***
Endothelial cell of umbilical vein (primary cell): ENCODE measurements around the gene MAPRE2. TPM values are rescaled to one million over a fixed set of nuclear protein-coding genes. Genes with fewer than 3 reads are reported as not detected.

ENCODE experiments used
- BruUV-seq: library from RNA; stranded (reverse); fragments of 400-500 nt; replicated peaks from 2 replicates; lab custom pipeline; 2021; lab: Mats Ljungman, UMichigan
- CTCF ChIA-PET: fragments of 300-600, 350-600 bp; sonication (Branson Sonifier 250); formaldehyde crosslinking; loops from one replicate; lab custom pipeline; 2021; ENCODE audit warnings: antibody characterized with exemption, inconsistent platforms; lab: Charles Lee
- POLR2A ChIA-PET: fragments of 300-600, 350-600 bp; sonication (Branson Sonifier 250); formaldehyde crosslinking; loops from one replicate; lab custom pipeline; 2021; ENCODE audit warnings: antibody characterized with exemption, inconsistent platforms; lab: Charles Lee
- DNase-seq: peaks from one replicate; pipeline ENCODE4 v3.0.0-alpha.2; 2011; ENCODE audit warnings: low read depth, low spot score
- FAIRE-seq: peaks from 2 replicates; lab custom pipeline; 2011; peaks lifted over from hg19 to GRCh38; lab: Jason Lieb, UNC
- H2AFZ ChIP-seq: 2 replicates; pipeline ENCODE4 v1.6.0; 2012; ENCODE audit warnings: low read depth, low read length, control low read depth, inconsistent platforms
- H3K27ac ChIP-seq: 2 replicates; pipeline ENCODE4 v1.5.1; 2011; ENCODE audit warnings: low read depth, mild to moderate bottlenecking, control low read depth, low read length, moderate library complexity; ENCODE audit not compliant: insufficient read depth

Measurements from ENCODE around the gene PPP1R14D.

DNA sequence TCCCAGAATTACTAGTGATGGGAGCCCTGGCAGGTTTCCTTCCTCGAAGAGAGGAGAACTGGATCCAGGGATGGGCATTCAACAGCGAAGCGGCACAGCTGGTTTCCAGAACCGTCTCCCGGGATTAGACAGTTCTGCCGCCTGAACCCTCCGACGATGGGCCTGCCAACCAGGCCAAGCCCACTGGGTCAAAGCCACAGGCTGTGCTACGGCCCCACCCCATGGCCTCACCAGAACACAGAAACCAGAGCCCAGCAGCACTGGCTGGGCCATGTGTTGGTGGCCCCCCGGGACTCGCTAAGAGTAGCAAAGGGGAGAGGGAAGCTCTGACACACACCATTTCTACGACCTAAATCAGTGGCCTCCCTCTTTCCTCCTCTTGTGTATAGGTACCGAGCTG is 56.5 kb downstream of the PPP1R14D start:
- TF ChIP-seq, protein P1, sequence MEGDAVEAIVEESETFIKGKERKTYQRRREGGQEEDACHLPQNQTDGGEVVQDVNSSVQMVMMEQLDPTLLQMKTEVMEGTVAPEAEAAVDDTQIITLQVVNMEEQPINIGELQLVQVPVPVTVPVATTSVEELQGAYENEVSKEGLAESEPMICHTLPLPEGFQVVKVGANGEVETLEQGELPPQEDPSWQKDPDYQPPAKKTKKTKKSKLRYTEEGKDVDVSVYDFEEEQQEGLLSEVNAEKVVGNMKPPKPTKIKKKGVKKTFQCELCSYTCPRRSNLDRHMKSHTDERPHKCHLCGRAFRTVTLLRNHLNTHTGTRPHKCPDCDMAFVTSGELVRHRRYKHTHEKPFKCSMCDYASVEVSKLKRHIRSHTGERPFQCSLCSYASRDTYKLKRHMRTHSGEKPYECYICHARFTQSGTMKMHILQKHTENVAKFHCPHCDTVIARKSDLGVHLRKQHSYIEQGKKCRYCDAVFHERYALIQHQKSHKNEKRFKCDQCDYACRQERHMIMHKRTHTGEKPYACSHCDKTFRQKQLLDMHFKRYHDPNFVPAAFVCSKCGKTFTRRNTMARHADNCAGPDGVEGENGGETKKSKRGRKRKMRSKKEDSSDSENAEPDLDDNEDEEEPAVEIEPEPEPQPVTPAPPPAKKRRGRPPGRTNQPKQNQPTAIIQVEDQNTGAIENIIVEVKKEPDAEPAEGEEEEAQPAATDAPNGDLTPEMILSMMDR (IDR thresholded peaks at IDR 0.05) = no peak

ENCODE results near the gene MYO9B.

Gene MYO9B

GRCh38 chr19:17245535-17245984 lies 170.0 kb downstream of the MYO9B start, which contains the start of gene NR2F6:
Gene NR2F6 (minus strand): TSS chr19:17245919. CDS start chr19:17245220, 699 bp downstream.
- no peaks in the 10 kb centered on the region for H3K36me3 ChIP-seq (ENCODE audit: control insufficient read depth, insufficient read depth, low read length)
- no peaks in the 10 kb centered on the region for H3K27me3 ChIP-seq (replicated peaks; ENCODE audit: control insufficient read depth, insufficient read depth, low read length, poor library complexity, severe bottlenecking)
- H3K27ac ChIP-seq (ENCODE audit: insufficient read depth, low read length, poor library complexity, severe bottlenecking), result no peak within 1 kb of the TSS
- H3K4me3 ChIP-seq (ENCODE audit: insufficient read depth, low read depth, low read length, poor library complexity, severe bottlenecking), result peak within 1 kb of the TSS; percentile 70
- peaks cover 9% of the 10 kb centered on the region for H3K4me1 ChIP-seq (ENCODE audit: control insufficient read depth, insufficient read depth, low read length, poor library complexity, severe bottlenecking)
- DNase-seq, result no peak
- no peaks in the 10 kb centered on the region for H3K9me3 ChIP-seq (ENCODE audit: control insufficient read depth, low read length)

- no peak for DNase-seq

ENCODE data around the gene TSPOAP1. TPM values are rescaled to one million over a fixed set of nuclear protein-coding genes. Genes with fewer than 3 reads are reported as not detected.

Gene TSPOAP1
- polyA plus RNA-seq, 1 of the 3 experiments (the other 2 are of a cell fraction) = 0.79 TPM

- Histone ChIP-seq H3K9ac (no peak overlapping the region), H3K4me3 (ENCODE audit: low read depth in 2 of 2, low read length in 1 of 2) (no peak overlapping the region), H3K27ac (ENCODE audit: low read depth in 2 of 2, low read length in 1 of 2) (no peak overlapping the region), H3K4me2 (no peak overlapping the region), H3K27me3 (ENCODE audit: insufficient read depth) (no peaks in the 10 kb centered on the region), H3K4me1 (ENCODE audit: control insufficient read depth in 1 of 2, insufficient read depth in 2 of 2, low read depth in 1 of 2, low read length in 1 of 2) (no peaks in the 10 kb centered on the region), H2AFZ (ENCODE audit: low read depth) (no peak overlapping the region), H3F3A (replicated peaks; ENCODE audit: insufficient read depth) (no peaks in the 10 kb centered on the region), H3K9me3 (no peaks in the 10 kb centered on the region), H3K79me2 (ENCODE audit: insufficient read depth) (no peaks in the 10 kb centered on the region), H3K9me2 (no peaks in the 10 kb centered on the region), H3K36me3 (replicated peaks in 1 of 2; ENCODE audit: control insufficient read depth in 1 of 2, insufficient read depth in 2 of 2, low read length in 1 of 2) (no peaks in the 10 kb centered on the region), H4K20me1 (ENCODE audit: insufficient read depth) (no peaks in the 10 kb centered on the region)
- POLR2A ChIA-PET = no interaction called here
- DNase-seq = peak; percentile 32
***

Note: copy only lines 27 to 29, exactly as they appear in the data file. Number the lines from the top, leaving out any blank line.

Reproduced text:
- polyA plus RNA-seq, 1 of the 3 experiments (the other 2 are of a cell fraction) = 0.79 TPM

- Histone ChIP-seq H3K9ac (no peak overlapping the region), H3K4me3 (ENCODE audit: low read depth in 2 of 2, low read length in 1 of 2) (no peak overlapping the region), H3K27ac (ENCODE audit: low read depth in 2 of 2, low read length in 1 of 2) (no peak overlapping the region), H3K4me2 (no peak overlapping the region), H3K27me3 (ENCODE audit: insufficient read depth) (no peaks in the 10 kb centered on the region), H3K4me1 (ENCODE audit: control insufficient read depth in 1 of 2, insufficient read depth in 2 of 2, low read depth in 1 of 2, low read length in 1 of 2) (no peaks in the 10 kb centered on the region), H2AFZ (ENCODE audit: low read depth) (no peak overlapping the region), H3F3A (replicated peaks; ENCODE audit: insufficient read depth) (no peaks in the 10 kb centered on the region), H3K9me3 (no peaks in the 10 kb centered on the region), H3K79me2 (ENCODE audit: insufficient read depth) (no peaks in the 10 kb centered on the region), H3K9me2 (no peaks in the 10 kb centered on the region), H3K36me3 (replicated peaks in 1 of 2; ENCODE audit: control insufficient read depth in 1 of 2, insufficient read depth in 2 of 2, low read length in 1 of 2) (no peaks in the 10 kb centered on the region), H4K20me1 (ENCODE audit: insufficient read depth) (no peaks in the 10 kb centered on the region)
- POLR2A ChIA-PET = no interaction called here